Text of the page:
Over the last few days several members of our team (Mariel Familiar Lopez, myself, Thais Sasso Lopes, Harry Hines, Dave Newell and Liam Bolitho) attended the combined meeting of the Australian Society of Herpetologists and the Society for Research on Amphibians and Reptiles in New Zealand, held at Kindilan Camp, Redland Bay, Queensland, Australia.
It was a great conference with an impressive selection of research presented in two parallel sessions over 2.5 days. Below are the abstracts from our team members.
Chytridiomycosis causes catastrophic organism-wide metabolic dysregulation including profound failure of cellular energy pathways
Grogan, Laura F. (1), Skerratt, L.F. (2), Berger, L. (2), Cashins, S.D. (2), Trengove, R.D. (3, 4) and Gummer, J.P.A. (3, 4)
(1) Griffith Wildlife Disease Ecology Group, Environmental Futures Research Institute, School of Environment, Griffith University, Nathan, Queensland 4111, Australia; (2) One Health Research Group, College of Public Health, Medical and Veterinary Sciences, James Cook University, Townsville, Queensland 4811, Australia; (3) Separation Science and Metabolomics Laboratory, Murdoch University, Perth, Western Australia 6150, Australia; (4) Metabolomics Australia, Murdoch University Node, Murdoch University, Perth, Western Australia 6150, Australia.
Chytridiomycosis is among several recently emerged fungal diseases of wildlife that have
caused decline or extinction of naïve populations. Despite recent advances in understanding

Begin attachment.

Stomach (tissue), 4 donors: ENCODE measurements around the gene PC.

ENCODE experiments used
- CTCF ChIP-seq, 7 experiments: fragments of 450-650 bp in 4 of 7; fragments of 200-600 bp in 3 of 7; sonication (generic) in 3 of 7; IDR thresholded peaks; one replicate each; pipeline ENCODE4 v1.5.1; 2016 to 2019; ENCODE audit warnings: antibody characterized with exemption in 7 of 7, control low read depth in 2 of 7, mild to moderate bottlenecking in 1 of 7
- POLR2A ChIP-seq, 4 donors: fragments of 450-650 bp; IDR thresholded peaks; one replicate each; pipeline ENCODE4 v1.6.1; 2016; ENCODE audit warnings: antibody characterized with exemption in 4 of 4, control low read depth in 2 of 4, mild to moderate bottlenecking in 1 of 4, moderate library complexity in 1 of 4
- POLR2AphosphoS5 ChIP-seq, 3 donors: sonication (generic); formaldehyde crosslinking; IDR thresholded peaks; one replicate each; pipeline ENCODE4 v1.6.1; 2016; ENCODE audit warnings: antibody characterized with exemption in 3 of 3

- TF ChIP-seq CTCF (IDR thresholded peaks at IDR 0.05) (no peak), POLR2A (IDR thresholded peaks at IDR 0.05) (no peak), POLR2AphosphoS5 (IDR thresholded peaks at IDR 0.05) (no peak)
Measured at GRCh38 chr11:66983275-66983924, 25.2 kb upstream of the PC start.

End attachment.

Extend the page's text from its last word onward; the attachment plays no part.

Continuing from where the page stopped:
pathogenesis, host response to infection remains poorly understood. Here we modelled a total of 162 metabolites across skin and liver tissues of 61 frogs from four populations (three long exposed and one naïve to the fungus) of the Australian Alpine Tree Frog (Litoria verreauxii alpina) throughout a longitudinal exposure experiment involving both infected and negative control individuals. We found that chytridiomycosis dramatically altered the organism-wide metabolism of clinically diseased frogs. Chytridiomycosis caused catastrophic failure of normal homeostatic mechanisms (interruption of biosynthetic and degradation metabolic pathways), and pronounced dysregulation of cellular energy metabolism. Key intermediates of the tricarboxylic acid cycle were markedly depleted, including in particular α-ketoglutarate and glutamate that together constitute a key nutrient pathway for immune processes. This study was the first to apply a non-targeted metabolomics approach to a fungal wildlife disease and specifically to dissect the host-pathogen interface of Bd-infected frogs. The patterns of metabolite accumulation we have identified reveal whole-body metabolic dysfunction induced by a fungal skin infection, and these findings have broad relevance for other fungal diseases.